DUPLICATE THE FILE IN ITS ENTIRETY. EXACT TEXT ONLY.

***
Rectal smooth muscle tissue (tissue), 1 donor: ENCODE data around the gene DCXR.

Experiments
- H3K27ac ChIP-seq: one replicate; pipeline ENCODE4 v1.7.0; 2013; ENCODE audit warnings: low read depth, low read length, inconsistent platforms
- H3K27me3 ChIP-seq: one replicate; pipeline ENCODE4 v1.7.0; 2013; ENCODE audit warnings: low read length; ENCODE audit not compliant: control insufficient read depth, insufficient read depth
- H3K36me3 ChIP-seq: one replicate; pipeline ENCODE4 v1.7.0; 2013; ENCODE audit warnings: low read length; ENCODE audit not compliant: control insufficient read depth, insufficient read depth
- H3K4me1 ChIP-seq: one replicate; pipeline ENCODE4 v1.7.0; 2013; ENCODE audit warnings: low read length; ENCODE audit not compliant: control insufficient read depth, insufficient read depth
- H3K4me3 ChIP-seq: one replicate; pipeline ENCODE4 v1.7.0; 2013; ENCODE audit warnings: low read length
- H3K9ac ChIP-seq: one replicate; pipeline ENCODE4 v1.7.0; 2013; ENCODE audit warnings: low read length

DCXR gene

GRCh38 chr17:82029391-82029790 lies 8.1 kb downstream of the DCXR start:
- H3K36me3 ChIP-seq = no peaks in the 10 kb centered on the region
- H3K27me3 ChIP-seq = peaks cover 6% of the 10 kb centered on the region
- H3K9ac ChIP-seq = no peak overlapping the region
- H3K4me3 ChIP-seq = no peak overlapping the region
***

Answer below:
Rectal smooth muscle tissue (tissue), 1 donor: ENCODE data around the gene DCXR.

Experiments
- H3K27ac ChIP-seq: one replicate; pipeline ENCODE4 v1.7.0; 2013; ENCODE audit warnings: low read depth, low read length, inconsistent platforms
- H3K27me3 ChIP-seq: one replicate; pipeline ENCODE4 v1.7.0; 2013; ENCODE audit warnings: low read length; ENCODE audit not compliant: control insufficient read depth, insufficient read depth
- H3K36me3 ChIP-seq: one replicate; pipeline ENCODE4 v1.7.0; 2013; ENCODE audit warnings: low read length; ENCODE audit not compliant: control insufficient read depth, insufficient read depth
- H3K4me1 ChIP-seq: one replicate; pipeline ENCODE4 v1.7.0; 2013; ENCODE audit warnings: low read length; ENCODE audit not compliant: control insufficient read depth, insufficient read depth
- H3K4me3 ChIP-seq: one replicate; pipeline ENCODE4 v1.7.0; 2013; ENCODE audit warnings: low read length
- H3K9ac ChIP-seq: one replicate; pipeline ENCODE4 v1.7.0; 2013; ENCODE audit warnings: low read length

DCXR gene

GRCh38 chr17:82029391-82029790 lies 8.1 kb downstream of the DCXR start:
- H3K36me3 ChIP-seq = no peaks in the 10 kb centered on the region
- H3K27me3 ChIP-seq = peaks cover 6% of the 10 kb centered on the region
- H3K9ac ChIP-seq = no peak overlapping the region
- H3K4me3 ChIP-seq = no peak overlapping the region